Johann Hari: The ballot that could change US politics

Next week, buried in the Democrat resurgence, will be a result that might well have greater consequences
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The Independent Online

If we believe the opinion polls, it looks like the American electorate is busy gathering rusty nails and hammering together sturdy strips of wood to give the Republicans a long-overdue crucifixion in the mid-term elections next week. So it is tempting for the watching world to chill out, cheer as the Democrats reclaim at least one branch of the American state, and assume that after Katrina, after Fallujah, sanity is being slowly restored.

But remember, remember. In the 1990s, every single Democratic senator and congressman voted to reject the Kyoto protocols. On the Democrats' watch in the 1990s, CO2 emissions soared, inequality in America rose to levels unseen since the Gilded Age of the 1920s, and the number of Americans limping along with no healthcare insurance actually rose. Democrats alone are not the answer.

The glib anti-American explanation for the irrational right-wing policies pursued by both parties is to blame the American people. Listen to any lazy comedian and you'll know the script. Americans are all stupid superstition-addled fools who care more about eating another super-sized Double Whopper (with extra cheese) than about the planet, blah blah.

There's only one problem with this: it's not true. Let's just look at two issues out of hundreds: healthcare and the unfolding disaster of global warming. Every single opinion poll shows that Americans overwhelmingly support universal healthcare. For example, the Pew Research Centre found that 67 per cent of Americans agree with the statement, "It's a good idea to guarantee healthcare for all US citizens, as Canada and the UK do", while only 27 per cent disagreed.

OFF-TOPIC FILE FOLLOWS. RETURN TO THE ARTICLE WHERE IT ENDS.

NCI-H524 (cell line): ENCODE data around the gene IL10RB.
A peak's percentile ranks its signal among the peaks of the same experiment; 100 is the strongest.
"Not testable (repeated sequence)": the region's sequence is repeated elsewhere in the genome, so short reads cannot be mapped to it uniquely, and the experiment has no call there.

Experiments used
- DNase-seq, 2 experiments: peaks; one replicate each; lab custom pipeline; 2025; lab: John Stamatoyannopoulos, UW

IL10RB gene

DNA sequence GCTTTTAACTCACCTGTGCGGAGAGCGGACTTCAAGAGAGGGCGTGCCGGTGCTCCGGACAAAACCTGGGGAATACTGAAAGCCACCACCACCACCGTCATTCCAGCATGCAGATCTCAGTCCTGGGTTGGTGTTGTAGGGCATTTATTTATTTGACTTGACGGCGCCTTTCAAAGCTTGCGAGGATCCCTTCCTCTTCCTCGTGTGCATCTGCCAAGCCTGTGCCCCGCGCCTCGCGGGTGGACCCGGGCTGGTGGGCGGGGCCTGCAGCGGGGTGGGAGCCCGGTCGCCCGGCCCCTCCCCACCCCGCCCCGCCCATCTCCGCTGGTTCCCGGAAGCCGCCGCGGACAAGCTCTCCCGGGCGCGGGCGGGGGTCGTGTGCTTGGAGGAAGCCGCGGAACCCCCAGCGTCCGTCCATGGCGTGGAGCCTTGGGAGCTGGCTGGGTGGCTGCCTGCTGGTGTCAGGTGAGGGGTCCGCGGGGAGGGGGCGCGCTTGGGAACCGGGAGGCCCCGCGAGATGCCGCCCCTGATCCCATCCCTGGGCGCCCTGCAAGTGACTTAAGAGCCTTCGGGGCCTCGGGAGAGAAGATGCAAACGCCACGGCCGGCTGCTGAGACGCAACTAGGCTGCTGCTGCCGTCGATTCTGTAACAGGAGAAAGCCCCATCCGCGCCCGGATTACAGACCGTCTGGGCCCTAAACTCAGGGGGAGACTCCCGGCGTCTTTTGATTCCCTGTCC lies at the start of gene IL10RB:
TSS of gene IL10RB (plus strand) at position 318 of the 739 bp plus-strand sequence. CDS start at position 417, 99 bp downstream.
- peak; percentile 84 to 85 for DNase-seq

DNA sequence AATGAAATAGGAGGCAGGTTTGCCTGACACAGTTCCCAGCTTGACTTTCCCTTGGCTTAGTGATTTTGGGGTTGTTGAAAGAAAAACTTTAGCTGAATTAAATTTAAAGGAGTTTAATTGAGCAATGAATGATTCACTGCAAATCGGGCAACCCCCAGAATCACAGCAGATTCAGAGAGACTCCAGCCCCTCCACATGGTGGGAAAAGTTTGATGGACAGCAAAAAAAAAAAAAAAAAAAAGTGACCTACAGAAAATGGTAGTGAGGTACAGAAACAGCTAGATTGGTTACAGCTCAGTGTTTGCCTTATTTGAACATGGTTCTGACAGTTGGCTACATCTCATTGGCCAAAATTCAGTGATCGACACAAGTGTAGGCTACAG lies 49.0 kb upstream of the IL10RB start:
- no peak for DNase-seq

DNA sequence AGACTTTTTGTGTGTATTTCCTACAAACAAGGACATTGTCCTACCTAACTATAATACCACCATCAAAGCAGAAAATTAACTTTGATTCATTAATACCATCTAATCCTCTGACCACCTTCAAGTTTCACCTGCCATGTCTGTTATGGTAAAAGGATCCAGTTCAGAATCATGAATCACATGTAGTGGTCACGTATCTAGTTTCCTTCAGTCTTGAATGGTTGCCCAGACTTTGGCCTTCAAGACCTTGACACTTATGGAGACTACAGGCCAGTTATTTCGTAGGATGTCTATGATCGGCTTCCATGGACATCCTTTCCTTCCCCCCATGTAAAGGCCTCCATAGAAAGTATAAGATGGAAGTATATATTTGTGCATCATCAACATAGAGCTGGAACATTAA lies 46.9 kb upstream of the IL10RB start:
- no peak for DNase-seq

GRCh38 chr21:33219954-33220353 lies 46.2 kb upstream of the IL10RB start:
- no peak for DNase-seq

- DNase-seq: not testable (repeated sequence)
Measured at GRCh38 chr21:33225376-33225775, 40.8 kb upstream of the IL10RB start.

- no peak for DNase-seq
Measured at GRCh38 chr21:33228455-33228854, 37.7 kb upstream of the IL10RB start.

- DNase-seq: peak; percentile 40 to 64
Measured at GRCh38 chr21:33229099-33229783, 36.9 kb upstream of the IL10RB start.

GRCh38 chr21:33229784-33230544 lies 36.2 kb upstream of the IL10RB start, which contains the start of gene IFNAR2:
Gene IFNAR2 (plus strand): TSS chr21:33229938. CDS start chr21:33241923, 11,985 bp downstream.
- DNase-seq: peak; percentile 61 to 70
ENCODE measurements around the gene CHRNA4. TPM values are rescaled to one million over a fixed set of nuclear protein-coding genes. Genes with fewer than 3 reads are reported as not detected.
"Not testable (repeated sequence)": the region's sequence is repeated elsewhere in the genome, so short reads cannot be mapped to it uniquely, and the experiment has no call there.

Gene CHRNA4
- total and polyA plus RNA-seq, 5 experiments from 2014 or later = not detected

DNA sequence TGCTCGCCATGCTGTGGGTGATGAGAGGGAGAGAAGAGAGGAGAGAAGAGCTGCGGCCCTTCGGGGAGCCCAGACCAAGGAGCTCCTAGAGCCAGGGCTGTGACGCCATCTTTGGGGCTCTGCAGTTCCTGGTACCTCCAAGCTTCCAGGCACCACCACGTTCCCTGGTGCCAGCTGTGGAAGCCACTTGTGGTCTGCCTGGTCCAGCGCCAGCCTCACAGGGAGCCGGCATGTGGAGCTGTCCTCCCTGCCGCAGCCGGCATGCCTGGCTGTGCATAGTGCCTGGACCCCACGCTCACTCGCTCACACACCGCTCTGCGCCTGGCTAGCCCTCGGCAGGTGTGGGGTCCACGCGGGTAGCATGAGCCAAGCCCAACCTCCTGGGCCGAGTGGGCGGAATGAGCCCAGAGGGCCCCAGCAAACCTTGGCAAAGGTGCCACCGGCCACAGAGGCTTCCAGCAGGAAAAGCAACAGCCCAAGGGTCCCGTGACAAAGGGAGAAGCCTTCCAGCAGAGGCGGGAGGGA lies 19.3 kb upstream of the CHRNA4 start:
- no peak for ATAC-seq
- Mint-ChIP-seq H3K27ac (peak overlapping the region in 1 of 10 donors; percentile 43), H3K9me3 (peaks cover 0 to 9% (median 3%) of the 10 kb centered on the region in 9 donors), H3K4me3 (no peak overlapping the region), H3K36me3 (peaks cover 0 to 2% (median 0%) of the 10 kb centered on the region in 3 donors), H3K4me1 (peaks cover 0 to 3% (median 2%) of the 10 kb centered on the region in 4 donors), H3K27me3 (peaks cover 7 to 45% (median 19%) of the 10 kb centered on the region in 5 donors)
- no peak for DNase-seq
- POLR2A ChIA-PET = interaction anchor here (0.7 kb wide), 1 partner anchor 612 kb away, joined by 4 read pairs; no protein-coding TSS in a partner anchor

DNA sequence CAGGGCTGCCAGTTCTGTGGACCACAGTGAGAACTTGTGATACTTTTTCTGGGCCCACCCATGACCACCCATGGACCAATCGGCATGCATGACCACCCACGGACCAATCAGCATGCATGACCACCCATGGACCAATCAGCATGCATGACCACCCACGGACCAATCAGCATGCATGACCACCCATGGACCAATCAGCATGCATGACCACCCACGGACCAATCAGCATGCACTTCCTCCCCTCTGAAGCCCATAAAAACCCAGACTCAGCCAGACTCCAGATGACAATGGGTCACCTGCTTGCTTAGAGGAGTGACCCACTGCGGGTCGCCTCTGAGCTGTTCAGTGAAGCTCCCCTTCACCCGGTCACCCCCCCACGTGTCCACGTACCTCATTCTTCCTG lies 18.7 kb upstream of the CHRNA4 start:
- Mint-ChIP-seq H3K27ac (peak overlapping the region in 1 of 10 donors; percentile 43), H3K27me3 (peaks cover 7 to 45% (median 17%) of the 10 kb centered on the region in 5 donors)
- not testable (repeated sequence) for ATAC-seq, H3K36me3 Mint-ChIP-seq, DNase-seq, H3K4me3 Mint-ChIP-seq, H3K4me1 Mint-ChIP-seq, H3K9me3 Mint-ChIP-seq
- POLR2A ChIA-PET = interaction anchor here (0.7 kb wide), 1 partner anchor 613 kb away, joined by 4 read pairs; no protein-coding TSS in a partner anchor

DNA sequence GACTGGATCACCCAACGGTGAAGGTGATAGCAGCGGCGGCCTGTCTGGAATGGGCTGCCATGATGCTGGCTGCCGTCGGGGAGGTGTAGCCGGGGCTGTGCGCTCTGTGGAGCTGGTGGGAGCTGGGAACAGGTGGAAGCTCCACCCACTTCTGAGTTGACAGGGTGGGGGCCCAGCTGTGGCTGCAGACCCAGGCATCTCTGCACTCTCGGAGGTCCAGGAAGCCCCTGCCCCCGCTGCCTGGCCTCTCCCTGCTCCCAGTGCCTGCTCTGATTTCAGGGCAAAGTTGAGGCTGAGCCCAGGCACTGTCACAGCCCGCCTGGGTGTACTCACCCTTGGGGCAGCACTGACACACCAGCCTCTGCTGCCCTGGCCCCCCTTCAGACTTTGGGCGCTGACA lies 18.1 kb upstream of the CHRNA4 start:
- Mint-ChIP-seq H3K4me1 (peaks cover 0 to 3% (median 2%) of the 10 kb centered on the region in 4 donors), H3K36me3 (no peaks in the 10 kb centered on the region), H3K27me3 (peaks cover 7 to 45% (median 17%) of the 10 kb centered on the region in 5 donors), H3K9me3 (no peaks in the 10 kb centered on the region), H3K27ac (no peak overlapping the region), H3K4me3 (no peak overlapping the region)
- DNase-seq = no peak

And this disparity between public opinion and public policy extends into even more important policies. The impeccably impartial Council on Foreign Relations recently found that a majority even of George Bush's own supporters believe signing the Kyoto protocol is "necessary".

So what gets between the democratic desires of the American people and the actions of their government? Easy - massive amounts of corporate cash. If you want to run for office in the US, as a Democrat or Republican, you need vast sums of money to buy advertising slots. There is only one source with enough hard cash - big corporations - and they are waiting with open wallets. The insurance companies will lather a fortune on you. Big Oil will drench you in petrol-money. A thousand lobbying interests will offer you a thousand payments. And in return, as the great Texan liberal columnist Molly Ivins puts it, using an old Southern saying: "You got to dance with them what brung you."

If the corporations take you to the Washington party, you have to tango to their tune. Universal healthcare threatens the profits of the insurance companies. Dealing with global warming threatens the profits of Big Oil. So say goodbye to universal healthcare and Kyoto. As another great American liberal, Bill Moyers, puts it: "If a player sidling into home plate reached into his pocket and handed the umpire $1,000 before he made the call, what would we call that? A bribe. And if a lawyer handed a judge $1,000 before he made a ruling, what would we call that? A bribe. But when a lobbyist or CEO sidles up to a member of Congress at a fundraiser and hands him a cheque for $1,000, what do we call that? A campaign contribution."